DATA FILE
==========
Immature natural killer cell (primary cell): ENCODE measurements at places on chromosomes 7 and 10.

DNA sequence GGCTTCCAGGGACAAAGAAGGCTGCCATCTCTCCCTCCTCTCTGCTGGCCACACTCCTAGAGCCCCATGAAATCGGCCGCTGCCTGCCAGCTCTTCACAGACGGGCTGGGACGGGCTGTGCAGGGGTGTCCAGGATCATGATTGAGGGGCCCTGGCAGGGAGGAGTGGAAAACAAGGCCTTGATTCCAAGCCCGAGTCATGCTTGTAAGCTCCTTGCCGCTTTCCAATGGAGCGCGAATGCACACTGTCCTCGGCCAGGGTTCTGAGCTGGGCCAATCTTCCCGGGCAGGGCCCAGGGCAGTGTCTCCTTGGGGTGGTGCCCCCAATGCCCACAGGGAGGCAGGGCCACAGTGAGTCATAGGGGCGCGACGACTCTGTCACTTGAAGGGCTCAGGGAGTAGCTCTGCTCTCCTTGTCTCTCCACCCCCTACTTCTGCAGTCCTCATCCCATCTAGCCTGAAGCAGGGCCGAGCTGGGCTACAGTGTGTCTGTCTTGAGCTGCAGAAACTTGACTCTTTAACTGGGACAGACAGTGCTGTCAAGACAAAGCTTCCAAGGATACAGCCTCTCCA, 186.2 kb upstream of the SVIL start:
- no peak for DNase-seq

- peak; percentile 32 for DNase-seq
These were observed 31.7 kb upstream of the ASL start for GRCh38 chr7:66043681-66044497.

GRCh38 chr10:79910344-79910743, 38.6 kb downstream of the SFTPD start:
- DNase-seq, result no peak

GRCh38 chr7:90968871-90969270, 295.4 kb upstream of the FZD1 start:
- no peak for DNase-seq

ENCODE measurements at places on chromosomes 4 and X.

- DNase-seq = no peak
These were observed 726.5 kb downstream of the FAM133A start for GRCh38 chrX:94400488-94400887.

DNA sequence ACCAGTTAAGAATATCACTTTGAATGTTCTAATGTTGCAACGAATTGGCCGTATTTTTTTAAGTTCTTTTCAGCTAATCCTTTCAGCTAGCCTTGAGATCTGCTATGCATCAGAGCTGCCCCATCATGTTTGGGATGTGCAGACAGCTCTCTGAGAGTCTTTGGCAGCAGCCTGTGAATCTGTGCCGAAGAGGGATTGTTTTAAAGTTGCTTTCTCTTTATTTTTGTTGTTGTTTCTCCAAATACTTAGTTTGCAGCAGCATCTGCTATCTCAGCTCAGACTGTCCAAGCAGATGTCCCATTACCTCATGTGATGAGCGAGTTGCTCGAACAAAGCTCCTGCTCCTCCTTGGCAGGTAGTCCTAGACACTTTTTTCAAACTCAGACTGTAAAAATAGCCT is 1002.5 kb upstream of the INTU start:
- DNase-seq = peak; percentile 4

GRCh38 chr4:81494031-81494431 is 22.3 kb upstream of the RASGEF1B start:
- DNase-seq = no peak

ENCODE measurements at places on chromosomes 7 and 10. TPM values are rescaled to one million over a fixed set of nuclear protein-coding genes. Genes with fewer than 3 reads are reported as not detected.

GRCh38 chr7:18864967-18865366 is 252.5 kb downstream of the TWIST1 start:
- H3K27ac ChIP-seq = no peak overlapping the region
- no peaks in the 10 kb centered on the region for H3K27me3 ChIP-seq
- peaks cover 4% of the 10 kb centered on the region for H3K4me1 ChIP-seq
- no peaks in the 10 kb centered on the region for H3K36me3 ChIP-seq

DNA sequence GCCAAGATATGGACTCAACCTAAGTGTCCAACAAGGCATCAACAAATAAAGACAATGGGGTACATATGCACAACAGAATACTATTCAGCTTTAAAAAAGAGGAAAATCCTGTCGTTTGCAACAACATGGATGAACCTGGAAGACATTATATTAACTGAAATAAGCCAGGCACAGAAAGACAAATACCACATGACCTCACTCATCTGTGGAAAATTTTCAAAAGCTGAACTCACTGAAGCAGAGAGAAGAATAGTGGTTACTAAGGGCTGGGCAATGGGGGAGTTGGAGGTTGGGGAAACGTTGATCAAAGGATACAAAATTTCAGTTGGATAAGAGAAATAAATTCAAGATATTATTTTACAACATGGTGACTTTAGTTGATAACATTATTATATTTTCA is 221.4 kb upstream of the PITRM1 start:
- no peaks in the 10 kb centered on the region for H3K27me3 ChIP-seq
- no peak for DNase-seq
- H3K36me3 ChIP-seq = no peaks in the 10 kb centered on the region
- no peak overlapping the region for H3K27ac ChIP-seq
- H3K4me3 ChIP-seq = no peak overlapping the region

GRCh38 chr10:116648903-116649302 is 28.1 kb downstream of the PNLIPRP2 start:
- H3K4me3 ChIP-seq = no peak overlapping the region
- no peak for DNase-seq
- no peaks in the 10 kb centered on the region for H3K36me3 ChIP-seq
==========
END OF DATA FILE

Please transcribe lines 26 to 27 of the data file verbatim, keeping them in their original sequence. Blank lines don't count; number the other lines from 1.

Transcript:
- H3K36me3 ChIP-seq = no peaks in the 10 kb centered on the region
- no peak overlapping the region for H3K27ac ChIP-seq